Things in Britain regarding this referendum are a bit more complicated than what Farage and Boris Johnson like to present them. First of all, Scotland, North Ireland and Wales will never support any kind of Brexit for their own reasons, future agendas and plans that not necessarily include England. Still they are a big part of the electoral. Then north England is not happy with the idea of losing the EU subsidies; you see through this love and hate relationship with EU a lot of British politicians have often used EU as the convenient scapegoat, intentionally forgetting to inform the people that UK has actually profited from EU. Oddly but that has happened mainly thanks to the euro-sceptic Thatcher. So now Cameron has to persuade these people, who have been for long brainwashed about the evils Brussels have brought, that things were never exactly like that but Britain has actually profited a lot from this relationship.

Then it is 2016. Not the era of Margaret Thatcher where the pound was an international exchange currency. Right or wrong nowadays in an era of global economy (and global poverty), the British pound has to compete even with the Chinese Yuan and already took a taste of the power this global economy carries when it only took an announcement from Boris to see the pound take a dive.

Even the argument about overwhelming immigration from Europe – Farage, Boris and other British euro-sceptics often arise - is ridiculous if you look under the surface. UK the last 60 years has been overloaded with immigration and that has absolutely nothing to do with EU. To paraphrase Bill Clinton’s quote: is the colonization, stupid. I hope this answers everything.

But let’s say that Britain exits EU, – something that I don’t find impossible knowing that prejudice and stereotypes often beat logic – the irony is that while the new situation will be difficult for England – Scotch will definitely ask for another independence referendum immediately after and it is logical, Wales might start thinking of it – it will be great for most Europeans. Not for EU, definitely not for Germany but for the rest, especially the southerners. One of the first logical consequences of a Brexit will be an undeclared war between the pound and euro. It’s about survival for the British pound and re-establishment in the international market. Dollar will love the game and they will make it global in effect to regain global dominance. The same time a Brexit will also mean a defeat to German dominance in Europe and Chancellor Merkel will find herself very lonely without Cameron’s shadow help and support in serious matters. The whole euro-construction will get a hit and today's euro-construction has its foundations in Berlin and the safes of the already trembling Deutsche Bank.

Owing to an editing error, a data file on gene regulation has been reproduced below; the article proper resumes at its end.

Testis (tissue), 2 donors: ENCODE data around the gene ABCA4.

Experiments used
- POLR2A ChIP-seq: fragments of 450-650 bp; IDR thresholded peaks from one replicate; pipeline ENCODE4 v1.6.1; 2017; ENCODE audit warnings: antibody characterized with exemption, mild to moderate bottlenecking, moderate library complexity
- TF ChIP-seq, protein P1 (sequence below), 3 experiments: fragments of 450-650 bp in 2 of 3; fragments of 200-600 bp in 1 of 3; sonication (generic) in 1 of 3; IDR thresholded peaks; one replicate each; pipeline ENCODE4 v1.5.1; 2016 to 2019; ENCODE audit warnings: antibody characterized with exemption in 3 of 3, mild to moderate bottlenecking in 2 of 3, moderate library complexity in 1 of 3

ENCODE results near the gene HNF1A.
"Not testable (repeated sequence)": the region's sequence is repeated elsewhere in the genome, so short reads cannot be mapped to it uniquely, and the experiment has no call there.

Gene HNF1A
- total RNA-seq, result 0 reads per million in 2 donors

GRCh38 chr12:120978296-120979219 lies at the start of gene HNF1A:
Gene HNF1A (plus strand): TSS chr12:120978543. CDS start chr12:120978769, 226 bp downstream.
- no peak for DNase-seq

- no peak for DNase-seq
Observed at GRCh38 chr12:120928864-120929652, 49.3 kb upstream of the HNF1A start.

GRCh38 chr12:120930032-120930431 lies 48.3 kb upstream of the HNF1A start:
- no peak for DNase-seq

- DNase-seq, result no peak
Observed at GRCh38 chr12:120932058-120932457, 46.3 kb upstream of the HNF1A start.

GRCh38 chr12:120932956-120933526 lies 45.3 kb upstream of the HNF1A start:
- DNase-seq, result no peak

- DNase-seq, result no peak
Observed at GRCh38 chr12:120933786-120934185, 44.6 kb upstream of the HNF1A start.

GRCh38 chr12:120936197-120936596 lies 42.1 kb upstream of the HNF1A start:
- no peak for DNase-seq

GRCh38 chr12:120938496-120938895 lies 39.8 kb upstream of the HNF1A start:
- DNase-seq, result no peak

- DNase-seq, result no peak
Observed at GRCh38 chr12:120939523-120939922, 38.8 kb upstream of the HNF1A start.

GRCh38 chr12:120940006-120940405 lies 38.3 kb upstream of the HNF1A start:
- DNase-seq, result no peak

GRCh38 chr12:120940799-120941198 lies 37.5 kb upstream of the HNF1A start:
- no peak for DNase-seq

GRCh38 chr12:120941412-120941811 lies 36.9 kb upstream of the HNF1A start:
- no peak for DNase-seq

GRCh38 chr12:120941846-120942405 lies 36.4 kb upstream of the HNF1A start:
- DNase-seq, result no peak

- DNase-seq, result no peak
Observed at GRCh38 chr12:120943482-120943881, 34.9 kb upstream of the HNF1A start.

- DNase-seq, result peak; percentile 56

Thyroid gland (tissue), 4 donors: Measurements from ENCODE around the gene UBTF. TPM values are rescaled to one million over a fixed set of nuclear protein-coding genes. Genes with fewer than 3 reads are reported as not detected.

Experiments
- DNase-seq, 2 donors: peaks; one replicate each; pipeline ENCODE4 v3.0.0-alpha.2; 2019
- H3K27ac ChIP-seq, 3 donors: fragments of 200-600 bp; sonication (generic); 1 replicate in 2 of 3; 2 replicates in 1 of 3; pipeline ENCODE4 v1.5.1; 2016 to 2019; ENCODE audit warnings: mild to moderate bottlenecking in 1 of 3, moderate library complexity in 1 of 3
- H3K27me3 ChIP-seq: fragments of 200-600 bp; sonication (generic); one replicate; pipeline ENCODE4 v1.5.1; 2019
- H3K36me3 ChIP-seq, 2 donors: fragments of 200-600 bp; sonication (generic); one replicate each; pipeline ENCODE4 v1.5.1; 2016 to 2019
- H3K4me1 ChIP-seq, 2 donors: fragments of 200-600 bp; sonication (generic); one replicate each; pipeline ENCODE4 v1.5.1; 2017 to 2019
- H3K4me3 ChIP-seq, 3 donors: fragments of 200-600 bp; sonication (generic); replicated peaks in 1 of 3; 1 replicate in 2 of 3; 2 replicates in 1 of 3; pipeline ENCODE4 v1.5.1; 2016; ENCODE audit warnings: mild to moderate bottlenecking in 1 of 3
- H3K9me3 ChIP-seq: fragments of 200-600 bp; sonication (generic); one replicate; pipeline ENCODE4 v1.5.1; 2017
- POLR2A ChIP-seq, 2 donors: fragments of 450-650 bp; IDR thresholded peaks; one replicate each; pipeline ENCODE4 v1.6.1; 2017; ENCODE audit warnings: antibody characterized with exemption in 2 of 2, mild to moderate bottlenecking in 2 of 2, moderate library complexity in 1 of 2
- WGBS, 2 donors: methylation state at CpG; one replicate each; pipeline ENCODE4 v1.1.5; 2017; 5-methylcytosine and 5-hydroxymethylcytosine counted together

The same time Britain will start feeling another kind of economic heat. The old empire, the Machiavellian financial prince doesn’t exist anymore, it exist only in Boris and Nigel’s dreams and the illusions of some in England. Nowhere else. Actually most of the British industry is not in British hands anymore. Sad example, but not even Manchester United and Chelsea FC are in British hands anymore never to forget media and entertainment. Relax, Buckingham Palace is still British.

Returning to the Europeans, a Brexit will mark the end of the German dominance, possible other exits (The Czech Republic has already announced that in case of a Brexit they are next) and Margaret’s dream, the end of the common currency. If Germany can stand a pound attack there is absolutely no way that Italy, Spain, Portugal, Greece, Belgium and France will be able to stand the combination of deflation, unstable currency and debt the same time. Suddenly even drachma will look good as a solution.

All these while on the other side of the Atlantic a populist unstable character seems to gain ground in a really weird battle for the presidential seat of the most powerful nation on earth, more refugees try to enter Europe, more European governments leave behind democracy and freedom replacing humanitarianism with xenophobia and racism and peace looks nowhere close in the Middle East, especially since Sultan Erdoğan decided to activate his empire dreams even if that leads in a world war.